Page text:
Which Classic Racing Driver Wore The Most Striking Helmet?
Flipping through images from the early years of motor racing, one thing is apparent: ‘safety’ was solely in the hands of the drivers, the mechanics, and the weather. Leather caps won’t do much at 10 mph, let alone 150—but when painted helmet designs entered the sport, the world was treated to an undeniably striking art form, along with much-improved safety.
Ayrton Senna’s mostly yellow helmets must be now considered to be art, the same goes for Gilles Villeneuve’s orange-and-black ‘V’ designs, Graham Hill’s London Rowing Club-inspired white oars on a deep blue background, and François Cevert’s tricolore-plus-yellow racing stripes.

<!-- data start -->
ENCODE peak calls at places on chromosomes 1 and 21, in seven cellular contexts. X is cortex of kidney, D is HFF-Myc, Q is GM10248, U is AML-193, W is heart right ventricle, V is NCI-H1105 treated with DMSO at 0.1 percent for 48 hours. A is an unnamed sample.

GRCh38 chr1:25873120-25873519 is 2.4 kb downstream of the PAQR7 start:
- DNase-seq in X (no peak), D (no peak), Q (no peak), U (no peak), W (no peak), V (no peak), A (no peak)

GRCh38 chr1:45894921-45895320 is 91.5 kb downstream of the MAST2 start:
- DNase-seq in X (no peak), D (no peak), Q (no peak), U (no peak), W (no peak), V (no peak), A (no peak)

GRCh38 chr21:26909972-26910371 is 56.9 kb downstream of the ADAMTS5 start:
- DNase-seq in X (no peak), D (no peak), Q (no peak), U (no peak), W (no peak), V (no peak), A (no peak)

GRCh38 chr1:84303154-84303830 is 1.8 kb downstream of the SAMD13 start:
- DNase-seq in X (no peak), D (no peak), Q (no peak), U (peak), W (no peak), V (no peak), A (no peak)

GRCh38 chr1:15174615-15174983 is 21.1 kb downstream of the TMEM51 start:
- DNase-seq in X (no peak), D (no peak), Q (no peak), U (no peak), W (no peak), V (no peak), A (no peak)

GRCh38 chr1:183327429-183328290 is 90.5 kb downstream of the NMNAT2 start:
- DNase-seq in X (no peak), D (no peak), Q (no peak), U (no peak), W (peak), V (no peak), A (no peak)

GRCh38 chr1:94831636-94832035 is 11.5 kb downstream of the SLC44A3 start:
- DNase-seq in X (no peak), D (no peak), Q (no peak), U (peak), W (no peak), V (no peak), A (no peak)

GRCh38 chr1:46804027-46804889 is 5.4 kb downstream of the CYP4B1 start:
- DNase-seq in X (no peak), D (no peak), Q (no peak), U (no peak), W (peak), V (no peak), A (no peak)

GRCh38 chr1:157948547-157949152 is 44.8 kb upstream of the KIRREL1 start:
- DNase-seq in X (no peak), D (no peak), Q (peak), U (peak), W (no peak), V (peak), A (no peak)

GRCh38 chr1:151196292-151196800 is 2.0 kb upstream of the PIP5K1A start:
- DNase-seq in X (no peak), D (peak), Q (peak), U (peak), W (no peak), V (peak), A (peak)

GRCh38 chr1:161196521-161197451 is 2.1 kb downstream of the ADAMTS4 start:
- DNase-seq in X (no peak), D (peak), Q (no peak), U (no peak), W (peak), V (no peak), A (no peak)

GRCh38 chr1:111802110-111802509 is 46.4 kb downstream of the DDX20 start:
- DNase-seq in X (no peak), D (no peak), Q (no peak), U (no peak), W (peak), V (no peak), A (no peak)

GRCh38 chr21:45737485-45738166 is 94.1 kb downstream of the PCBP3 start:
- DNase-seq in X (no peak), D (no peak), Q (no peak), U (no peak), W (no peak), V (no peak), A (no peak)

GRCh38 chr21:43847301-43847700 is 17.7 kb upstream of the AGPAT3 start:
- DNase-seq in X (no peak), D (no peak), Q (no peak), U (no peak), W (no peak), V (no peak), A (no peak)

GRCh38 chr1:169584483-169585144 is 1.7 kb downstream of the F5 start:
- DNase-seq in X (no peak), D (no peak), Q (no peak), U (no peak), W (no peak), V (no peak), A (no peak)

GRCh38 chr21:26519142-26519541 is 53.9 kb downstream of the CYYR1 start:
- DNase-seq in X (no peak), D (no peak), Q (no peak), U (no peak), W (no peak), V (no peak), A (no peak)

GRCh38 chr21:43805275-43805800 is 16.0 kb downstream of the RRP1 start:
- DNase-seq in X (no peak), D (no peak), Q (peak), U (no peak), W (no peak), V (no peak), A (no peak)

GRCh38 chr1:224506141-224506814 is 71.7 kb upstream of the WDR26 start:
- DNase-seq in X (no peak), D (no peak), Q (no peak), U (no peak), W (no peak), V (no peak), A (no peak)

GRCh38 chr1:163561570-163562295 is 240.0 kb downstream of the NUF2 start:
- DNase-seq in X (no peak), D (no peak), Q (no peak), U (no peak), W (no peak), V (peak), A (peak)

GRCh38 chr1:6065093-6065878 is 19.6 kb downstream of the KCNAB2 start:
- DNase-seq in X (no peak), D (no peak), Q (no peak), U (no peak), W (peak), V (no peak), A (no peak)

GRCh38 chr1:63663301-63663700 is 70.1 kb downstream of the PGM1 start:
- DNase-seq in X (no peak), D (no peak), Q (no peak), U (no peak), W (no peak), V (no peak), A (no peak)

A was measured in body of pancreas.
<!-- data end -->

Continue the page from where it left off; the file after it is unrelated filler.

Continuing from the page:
Whereas racing liveries—since the ’60s—honor the car, manufacturer, and sponsors, helmets are that one visual signature from drivers that fans quickly burn into their memories and never let go of. They’ve become highly collectable, not just for enthusiasts looking to add to a collection of memorabilia, but for those who want an artifact that connects more closely with their favorite pilot.
For me at least, seeing Alain Prost’s mostly plain white-and-blue helmet battling a grid full of brightly-colored lids was always the highlight of my Sunday mornings. But, obviously, “JAMES HUNT” writ large has got to make the former World Champion’s helmet the most noticeable.
Which racing driver wore the most striking helmet?